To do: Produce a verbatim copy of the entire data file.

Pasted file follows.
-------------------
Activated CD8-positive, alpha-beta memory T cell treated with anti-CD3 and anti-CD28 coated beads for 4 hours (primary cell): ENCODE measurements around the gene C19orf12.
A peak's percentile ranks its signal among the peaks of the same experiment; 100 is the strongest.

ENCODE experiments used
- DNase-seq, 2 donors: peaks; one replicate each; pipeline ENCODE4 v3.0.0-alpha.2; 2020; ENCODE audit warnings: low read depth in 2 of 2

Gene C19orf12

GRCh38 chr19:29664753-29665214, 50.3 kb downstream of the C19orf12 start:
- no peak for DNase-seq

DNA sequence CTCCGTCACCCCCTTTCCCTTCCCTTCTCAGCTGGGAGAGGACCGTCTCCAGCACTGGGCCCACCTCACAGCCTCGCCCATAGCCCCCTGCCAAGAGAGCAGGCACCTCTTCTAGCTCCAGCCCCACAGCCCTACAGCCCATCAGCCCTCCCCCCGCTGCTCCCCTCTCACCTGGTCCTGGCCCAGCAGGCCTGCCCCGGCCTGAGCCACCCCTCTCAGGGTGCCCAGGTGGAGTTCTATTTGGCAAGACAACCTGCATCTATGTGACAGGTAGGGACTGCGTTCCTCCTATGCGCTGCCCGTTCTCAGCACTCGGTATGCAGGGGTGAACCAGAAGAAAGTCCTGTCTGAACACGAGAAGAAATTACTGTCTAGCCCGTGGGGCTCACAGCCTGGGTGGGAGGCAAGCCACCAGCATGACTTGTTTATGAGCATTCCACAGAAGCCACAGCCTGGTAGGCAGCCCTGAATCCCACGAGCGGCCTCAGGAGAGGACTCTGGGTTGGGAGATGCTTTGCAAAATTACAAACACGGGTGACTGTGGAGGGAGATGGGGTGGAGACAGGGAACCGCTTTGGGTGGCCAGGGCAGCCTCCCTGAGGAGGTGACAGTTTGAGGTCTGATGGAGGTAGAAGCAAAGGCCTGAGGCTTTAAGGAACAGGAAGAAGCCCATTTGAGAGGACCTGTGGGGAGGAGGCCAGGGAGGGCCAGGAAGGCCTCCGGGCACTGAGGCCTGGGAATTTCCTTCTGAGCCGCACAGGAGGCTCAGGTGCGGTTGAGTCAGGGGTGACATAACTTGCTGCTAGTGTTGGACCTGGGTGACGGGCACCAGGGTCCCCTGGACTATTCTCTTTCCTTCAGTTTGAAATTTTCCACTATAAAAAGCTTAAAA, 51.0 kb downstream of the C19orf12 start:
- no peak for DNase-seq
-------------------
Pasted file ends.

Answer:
Activated CD8-positive, alpha-beta memory T cell treated with anti-CD3 and anti-CD28 coated beads for 4 hours (primary cell): ENCODE measurements around the gene C19orf12.
A peak's percentile ranks its signal among the peaks of the same experiment; 100 is the strongest.

ENCODE experiments used
- DNase-seq, 2 donors: peaks; one replicate each; pipeline ENCODE4 v3.0.0-alpha.2; 2020; ENCODE audit warnings: low read depth in 2 of 2

Gene C19orf12

GRCh38 chr19:29664753-29665214, 50.3 kb downstream of the C19orf12 start:
- no peak for DNase-seq

DNA sequence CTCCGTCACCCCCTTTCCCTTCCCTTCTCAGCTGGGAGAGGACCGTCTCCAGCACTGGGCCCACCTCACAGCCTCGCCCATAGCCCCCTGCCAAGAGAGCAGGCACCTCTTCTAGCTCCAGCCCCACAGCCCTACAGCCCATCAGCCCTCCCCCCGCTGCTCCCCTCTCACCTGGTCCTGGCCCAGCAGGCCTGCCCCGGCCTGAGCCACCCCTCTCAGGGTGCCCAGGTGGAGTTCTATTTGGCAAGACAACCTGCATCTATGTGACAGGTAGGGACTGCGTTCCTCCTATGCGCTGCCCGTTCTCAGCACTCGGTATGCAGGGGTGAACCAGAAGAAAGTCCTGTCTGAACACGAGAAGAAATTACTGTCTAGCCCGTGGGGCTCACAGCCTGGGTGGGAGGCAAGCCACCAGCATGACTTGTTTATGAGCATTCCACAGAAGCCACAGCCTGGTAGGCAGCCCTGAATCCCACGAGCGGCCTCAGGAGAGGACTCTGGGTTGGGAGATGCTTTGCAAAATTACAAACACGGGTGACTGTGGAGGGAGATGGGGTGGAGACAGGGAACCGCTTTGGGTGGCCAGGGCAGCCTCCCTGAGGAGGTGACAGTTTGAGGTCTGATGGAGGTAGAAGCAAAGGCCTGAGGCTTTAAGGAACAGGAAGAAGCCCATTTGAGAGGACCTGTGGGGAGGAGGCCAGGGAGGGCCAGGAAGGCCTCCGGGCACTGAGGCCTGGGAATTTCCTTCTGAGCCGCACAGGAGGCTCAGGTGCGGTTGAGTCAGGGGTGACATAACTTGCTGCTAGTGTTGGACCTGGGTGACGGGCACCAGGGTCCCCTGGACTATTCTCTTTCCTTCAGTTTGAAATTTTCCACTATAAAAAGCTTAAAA, 51.0 kb downstream of the C19orf12 start:
- no peak for DNase-seq